Recall that IF statement? Of course you do. Remember that any IF statement is conditional – meaning its checking values, assessing whether a certain condition is met, then passing a result. Excel and Google Sheets have many additional formulas that use the conditional IF. One that you’ll probably find quite useful in your analysis is the SUMIF variety.
Essentially, what’s happening is you’re telling excel, sum this set of values, BUT, and it’s a big but, only sum them IF a certain condition is met. The condition could be anything, and it’s up to you to define – it could be a numeric value, or a categorical value.
Here’s how the formula breaks down…
=SUMIF([range of cells to check for a criteria], [criteria, or the condition to check for], [the values you want to sum if that criteria is true])
If we took the following dataset and decided we want to sum the total sales only for quarters where total sales exceeded $500M – we could use a SUMIF! We’ll explore two applications in this example.
A | B | C | |
1 | Quarter | Total Sales ($m) | Quarter above $500m |
2 | Q1 | $450 | N |
3 | Q1 | $505 | Y |
4 | Q3 | $550 | Y |
5 | Q4 | $450 | N |
Example 1: Using the numerical values with SUMIF
In this case, we are going to use the actual values as the criteria to determine whether or not to sum the values. The formula is =SUMIF(B2:B5, “>500”, B2:B5). You’ll notice that our criteria in this case is self-contained in the values that we ultimately want to sum. The “>500” is telling excel to look for any value greater than 500 as the criteria, and only sum those values that meet that criteria. With this formula, we get $1,055 from $550+$505.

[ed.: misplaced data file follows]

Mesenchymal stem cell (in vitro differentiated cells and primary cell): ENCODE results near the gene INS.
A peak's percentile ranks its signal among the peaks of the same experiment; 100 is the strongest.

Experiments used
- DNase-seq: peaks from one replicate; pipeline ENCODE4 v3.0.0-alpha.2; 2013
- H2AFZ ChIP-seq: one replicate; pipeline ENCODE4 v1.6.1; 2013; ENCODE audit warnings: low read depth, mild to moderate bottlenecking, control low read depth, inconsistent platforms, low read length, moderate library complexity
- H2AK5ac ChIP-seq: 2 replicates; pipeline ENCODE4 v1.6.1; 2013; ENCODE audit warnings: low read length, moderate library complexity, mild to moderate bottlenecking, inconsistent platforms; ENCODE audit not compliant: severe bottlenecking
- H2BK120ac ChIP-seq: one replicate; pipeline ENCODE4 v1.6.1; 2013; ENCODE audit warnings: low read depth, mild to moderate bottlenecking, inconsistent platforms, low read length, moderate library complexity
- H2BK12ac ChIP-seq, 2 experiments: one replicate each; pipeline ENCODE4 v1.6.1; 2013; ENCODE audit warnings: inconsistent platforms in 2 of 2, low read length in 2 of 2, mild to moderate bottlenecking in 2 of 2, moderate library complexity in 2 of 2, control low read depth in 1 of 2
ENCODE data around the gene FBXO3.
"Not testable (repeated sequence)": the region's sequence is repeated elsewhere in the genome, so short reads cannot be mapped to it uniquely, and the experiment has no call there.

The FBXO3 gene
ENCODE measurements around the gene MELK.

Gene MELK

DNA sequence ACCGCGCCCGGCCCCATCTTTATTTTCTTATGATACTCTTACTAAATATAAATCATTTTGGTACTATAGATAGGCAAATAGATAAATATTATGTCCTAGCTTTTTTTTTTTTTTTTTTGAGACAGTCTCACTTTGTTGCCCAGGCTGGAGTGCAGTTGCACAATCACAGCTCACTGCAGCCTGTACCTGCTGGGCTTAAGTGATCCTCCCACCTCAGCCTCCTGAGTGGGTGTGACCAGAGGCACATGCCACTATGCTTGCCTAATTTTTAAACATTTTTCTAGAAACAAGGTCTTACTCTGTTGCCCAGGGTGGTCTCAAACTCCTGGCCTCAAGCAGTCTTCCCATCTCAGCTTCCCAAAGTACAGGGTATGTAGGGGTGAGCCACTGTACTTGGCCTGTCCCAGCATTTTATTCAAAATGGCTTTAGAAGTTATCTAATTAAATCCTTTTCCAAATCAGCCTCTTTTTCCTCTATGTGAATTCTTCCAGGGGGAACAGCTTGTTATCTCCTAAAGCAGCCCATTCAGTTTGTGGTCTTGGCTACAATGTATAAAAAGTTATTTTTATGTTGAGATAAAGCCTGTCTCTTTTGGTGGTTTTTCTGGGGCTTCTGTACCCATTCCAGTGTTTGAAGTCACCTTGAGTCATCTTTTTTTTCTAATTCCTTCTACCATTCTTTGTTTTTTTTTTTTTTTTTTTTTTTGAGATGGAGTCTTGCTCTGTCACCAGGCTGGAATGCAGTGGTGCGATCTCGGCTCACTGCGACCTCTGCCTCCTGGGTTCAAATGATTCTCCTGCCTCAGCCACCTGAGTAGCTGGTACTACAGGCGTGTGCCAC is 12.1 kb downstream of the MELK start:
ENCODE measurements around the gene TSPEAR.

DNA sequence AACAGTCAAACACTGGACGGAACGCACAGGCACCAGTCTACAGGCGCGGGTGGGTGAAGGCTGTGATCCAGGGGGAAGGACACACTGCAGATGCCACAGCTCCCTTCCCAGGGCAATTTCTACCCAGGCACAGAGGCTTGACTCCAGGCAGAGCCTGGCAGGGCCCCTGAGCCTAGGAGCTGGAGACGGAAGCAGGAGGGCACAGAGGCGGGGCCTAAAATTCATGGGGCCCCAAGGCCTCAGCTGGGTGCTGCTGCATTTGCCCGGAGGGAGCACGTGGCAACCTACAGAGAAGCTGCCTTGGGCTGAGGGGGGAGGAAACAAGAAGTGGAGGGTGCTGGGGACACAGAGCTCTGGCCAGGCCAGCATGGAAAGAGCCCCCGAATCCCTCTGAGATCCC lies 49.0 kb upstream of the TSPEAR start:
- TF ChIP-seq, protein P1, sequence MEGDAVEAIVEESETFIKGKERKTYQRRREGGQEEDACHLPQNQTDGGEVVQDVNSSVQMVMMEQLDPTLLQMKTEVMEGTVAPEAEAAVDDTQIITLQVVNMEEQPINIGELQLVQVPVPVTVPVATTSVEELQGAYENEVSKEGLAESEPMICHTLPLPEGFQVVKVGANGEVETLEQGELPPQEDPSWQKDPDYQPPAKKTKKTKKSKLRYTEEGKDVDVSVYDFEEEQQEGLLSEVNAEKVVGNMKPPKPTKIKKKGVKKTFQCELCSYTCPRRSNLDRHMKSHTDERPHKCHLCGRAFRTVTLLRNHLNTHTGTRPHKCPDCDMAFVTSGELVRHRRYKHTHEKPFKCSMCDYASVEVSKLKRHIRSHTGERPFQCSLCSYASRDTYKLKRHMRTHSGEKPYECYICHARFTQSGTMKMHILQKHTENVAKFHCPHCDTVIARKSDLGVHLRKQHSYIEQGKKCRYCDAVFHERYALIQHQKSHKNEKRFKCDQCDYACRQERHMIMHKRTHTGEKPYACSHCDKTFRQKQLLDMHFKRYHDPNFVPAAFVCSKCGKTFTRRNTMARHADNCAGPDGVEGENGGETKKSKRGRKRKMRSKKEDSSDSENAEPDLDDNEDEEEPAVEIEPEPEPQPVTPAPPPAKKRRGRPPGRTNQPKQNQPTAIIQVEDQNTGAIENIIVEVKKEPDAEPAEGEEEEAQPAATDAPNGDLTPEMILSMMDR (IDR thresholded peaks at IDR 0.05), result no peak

Example 2: Using the categorical values with SUMIF
The other way to leverage the power of SUMIF is through categorical values, or anything that’s not a number. Looking back to the same dataset, we’ve got a column that categorizes quarters above or below $500M in sales with a simple “Y” or “N.” We can alter our formula to =SUMIF(C2:C5, “Y”, B2:B5) to get to the same result. Now we are checking the criteria “Y” and when that condition is met, summing the corresponding values. This delivers the same outcome, $1,055 by summing $550 and $505.
Now, let’s get real crazy. You may run into a scenario where you want to sum a set of values, but you have multiple sets of criteria. Fear not friend, Bill (Gates) thought of that. SUMIFS follows the same rules as SUMIF, but it gives you the opportunity to use multiple criteria in your selection. Consider the following dataset…
A | B | C | D | |
1 | State | Region | Quarter | Sales ($m) |
2 | NY | Northeast | Q1 | 200 |
3 | NY | Northeast | Q2 | 100 |
4 | CA | West | Q1 | 300 |
5 | CA | West | Q1 | 200 |
6 | ME | Northeast | Q1 | 50 |
7 | ME | Northeast | Q1 | 25 |
Now if we wanted to know Q2 Sales in the Northeast, we could answer that question with a SUMIFS since we have two separate categorical values that will serve as our criteria. Generically, the formula for SUMIFS is slightly different.
=SUMIFS([values you want to sum assuming all criteria are met], [criteria range 1], [criteria 1], [criteria range 2], [criteria 2], …)
Applied to our example, the formula is =SUMIFS(D2:D7, B2:B7, “Northeast”, C2:C7, “Q2”). We’re saying to excel, sum those values in D2:D7, but hey, only do that if two conditions are met – if our value in B2:B7 is “Northeast” and if our value in C2:C7 is “Q2.” And excel says – you got it.
These are simple examples, but imagine the power of SUMIF when you’ve got hundreds of rows of data to work with. Have you found great use cases for SUMIF? Tell us about them!